Ryan Gosling

Gosling explained to the Telegraph why he chooses the films he does and it was fantastic. 

“I’m attracted to films that have strong female characters because there are strong female characters in my life.”

Daniel Radcliffe

The former Harry Potter star sat down with Buzzfeed Brews to discuss modern dating: 

“Have you ever heard a girl say she’s in the friend zone? It’s a thing I think men need to be really careful about using… Do I think men and women can be friends? Yes, absolutely. Do I think men and women who are sexually attracted to each other can just be friends? Eh, it will probably become an issue at some point whether you deal with it, and talk about it and just move on, but it will always sort of get dealt with eventually… I definitely think the idea of friend zone is just men going, ‘This woman won’t have sex with me.’”

Eddie Vedder

The Pearl Jam guitarist allegedly told this to a crowd at one of his concerts in 1994.

“I’m usually good about my temper, but all these men trying to control women’s bodies are really beginning to piss me off. They’re talking from a bubble. They’re not talking from the street, and they’re not in touch with what’s real.”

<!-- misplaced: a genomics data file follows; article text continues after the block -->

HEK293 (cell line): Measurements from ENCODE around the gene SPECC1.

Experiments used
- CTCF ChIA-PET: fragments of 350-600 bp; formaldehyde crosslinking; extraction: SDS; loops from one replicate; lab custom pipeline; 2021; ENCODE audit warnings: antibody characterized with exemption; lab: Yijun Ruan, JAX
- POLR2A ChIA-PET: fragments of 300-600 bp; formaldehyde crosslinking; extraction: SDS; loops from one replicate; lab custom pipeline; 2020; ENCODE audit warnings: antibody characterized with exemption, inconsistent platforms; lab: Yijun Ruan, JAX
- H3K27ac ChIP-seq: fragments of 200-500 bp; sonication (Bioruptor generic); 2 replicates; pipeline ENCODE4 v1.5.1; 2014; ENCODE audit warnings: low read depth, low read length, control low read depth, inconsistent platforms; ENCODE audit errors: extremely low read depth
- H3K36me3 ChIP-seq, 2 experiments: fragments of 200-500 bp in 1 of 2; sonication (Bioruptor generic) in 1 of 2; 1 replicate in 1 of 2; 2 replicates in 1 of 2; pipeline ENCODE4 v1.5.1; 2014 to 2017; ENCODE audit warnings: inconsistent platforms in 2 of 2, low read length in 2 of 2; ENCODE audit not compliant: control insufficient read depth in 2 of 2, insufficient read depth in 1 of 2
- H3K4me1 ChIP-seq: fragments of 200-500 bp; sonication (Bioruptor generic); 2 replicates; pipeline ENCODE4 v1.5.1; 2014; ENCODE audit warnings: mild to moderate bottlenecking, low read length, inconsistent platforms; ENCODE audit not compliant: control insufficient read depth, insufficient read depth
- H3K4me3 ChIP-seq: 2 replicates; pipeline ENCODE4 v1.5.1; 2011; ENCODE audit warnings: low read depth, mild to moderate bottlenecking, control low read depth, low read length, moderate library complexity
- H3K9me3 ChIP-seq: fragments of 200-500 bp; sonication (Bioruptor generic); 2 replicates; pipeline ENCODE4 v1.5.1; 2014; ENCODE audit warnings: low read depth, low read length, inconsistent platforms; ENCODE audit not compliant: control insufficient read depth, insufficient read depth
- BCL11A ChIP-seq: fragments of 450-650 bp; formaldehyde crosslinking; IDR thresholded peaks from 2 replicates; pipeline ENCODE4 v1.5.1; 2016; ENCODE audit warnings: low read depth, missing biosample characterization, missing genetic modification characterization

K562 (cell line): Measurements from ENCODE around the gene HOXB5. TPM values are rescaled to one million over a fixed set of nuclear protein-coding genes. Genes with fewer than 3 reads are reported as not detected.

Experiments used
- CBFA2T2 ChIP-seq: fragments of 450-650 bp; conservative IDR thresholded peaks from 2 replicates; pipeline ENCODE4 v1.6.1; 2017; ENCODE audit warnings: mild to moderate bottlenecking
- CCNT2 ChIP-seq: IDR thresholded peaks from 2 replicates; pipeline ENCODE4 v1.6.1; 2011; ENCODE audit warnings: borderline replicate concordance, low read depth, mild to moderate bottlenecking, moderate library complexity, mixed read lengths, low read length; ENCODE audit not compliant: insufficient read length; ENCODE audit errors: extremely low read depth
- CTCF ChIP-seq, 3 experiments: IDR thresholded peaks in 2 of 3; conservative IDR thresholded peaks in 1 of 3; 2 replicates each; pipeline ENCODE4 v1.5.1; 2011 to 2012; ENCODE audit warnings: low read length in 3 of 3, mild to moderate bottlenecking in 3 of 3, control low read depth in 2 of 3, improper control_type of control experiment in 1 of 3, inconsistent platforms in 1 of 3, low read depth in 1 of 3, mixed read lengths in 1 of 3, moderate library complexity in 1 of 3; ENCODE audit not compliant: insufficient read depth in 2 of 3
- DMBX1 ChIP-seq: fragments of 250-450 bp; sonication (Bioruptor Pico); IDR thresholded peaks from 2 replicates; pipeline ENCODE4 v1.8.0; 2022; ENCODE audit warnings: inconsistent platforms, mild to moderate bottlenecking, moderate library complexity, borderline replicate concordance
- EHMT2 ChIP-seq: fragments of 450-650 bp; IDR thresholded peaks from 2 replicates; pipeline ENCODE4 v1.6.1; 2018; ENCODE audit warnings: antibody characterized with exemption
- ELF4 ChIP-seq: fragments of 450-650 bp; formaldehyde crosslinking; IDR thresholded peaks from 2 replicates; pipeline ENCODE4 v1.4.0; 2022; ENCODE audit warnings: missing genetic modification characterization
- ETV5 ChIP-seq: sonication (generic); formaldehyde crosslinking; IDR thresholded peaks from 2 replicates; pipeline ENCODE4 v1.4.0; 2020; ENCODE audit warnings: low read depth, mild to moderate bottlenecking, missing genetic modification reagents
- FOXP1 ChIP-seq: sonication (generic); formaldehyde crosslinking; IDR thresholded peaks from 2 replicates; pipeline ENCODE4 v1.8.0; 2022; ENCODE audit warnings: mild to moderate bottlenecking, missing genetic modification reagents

Donald McPherson

The former NFL player and proud feminist wrote this in an op-ed piece for CNN: 

”Men do not just need to stop being violent. The vast majority of men are not violent. But men do need to stop being silent. Calling violence against women, whether street harassment or sexual harassment or rape or murder, a ‘women’s issue’ allows men to ignore it as if we have no responsibility for it or stake in ending it. We all have grandmothers, mothers, sisters, daughters and female friends and colleagues. Our lives are inextricably interwoven; women’s issues of safety and equality directly affect our lives as men. Beyond that, women are humans, with the same rights to safety and freedom as men. It is therefore our moral responsibility to not remain silent or passively on the sidelines, but to be actively engaged in confronting this problem in every corner of homes, communities, and societies.”

Blair Underwood

Marianne Schnall interviewed several celebrities on their stance on abortion in 1992. Here’s what Underwood said on the subject: